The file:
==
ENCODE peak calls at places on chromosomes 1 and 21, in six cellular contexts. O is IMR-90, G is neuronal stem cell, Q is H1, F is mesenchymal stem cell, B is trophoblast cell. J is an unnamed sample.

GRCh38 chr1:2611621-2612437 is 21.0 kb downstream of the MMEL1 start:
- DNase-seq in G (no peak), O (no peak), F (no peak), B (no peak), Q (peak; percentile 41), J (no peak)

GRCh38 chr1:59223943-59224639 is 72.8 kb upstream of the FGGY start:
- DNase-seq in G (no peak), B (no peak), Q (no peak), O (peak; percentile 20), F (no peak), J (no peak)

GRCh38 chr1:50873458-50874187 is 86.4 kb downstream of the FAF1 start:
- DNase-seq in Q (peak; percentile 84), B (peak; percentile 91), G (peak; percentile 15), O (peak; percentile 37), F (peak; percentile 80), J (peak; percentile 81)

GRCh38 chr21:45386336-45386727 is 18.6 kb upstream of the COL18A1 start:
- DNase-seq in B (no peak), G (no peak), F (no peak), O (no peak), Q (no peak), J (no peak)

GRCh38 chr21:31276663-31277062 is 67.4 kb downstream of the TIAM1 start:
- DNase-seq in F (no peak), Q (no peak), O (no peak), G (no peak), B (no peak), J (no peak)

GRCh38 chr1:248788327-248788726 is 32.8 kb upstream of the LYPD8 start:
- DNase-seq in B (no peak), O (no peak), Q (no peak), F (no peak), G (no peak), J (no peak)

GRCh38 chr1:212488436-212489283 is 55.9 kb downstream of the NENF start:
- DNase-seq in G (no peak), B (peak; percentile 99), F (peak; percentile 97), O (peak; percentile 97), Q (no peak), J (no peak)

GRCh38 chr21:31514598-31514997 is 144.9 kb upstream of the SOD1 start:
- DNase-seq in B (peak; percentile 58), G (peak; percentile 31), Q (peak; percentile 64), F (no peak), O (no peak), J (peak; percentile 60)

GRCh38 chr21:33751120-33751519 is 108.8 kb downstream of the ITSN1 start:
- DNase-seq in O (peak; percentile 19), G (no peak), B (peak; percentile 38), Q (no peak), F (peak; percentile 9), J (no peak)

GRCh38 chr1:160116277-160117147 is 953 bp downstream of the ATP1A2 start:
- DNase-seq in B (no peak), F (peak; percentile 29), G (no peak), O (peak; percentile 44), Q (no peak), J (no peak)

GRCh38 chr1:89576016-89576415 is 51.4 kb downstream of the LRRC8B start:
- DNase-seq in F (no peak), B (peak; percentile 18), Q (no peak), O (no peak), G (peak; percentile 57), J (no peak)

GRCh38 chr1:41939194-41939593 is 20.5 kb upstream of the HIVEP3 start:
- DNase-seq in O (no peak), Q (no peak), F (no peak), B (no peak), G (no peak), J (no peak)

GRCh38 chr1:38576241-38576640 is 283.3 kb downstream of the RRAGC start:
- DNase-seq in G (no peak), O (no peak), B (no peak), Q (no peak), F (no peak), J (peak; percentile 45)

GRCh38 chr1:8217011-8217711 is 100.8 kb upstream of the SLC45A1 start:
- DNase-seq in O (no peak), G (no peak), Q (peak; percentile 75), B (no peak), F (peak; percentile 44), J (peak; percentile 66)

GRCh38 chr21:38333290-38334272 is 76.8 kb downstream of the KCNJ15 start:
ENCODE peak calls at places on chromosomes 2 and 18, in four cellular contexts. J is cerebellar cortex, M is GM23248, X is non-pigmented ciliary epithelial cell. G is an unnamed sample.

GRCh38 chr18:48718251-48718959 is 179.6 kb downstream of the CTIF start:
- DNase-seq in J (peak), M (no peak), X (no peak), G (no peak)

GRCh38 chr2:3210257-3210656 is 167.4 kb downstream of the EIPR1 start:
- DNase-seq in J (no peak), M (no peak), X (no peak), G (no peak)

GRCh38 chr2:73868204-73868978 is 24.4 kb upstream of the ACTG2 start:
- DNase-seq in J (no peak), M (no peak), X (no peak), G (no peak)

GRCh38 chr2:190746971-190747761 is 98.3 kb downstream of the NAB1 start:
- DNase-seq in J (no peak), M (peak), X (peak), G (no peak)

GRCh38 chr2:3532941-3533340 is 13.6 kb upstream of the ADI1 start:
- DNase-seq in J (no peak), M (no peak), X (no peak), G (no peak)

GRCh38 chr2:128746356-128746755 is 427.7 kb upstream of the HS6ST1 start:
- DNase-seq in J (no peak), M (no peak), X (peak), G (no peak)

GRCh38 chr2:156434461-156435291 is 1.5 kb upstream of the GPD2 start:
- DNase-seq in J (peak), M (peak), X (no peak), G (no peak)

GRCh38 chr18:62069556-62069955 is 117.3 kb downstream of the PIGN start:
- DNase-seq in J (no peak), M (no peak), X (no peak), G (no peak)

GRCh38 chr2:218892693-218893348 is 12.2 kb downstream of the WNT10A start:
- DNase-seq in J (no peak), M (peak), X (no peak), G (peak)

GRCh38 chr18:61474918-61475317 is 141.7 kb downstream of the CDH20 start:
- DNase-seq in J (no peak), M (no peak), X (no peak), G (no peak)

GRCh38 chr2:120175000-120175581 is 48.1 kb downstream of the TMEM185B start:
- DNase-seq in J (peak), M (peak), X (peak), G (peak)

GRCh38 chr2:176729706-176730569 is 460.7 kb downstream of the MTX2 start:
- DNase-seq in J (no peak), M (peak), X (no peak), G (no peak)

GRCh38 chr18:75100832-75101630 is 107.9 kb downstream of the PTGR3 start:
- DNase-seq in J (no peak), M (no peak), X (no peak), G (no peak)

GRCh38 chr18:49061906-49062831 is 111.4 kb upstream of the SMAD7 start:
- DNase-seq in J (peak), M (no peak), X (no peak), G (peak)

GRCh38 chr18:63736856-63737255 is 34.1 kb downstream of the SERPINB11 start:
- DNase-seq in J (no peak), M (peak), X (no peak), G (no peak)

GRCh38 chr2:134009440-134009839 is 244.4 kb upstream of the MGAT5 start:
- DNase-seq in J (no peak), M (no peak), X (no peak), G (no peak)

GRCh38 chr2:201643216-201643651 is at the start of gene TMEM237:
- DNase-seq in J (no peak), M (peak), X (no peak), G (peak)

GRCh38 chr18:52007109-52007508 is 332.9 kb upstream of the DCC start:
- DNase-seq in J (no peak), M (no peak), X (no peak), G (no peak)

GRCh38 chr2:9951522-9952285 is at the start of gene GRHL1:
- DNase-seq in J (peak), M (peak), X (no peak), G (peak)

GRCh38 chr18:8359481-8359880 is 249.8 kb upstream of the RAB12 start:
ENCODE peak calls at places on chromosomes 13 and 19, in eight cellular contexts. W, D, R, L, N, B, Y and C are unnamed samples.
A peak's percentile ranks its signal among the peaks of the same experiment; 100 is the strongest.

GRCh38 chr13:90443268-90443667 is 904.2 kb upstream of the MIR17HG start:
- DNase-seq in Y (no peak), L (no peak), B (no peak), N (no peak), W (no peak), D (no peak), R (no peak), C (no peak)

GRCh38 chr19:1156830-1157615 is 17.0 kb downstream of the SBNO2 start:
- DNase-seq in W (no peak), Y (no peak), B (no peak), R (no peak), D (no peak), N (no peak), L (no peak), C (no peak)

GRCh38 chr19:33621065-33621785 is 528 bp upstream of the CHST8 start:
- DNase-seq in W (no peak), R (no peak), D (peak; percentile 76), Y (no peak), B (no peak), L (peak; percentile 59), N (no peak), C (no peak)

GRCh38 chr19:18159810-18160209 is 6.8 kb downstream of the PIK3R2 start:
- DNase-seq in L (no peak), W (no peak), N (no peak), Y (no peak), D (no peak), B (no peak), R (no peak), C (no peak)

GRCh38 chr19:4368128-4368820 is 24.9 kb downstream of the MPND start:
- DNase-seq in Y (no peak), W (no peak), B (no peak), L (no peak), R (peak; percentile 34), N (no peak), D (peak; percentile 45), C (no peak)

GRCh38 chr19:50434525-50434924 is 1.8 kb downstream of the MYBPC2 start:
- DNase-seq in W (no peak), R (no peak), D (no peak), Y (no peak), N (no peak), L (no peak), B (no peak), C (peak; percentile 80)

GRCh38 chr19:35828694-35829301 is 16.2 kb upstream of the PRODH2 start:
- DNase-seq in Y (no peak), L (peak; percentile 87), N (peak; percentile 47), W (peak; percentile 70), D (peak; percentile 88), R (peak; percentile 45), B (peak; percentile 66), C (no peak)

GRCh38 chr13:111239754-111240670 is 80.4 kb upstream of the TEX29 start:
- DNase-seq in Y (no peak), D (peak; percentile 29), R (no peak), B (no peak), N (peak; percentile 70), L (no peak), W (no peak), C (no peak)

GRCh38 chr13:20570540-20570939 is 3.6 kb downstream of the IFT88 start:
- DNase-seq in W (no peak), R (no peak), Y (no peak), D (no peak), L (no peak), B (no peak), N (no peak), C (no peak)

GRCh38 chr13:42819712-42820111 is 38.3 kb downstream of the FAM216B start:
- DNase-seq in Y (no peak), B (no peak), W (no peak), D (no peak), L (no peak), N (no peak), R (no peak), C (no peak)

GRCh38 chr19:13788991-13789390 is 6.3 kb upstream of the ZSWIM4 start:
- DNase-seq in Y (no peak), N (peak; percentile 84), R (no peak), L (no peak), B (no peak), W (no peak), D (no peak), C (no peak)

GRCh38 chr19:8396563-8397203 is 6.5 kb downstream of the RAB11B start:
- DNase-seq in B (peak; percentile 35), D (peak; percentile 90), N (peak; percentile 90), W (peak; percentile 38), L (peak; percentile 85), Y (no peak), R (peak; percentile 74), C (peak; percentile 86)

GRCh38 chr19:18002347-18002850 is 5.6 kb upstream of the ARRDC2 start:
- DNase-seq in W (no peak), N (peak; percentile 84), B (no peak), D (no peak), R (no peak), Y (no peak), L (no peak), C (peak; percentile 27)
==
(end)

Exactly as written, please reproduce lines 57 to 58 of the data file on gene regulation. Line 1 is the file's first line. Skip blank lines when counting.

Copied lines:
- DNase-seq in J (no peak), M (no peak), X (no peak), G (no peak)

GRCh38 chr18:49061906-49062831 is 111.4 kb upstream of the SMAD7 start: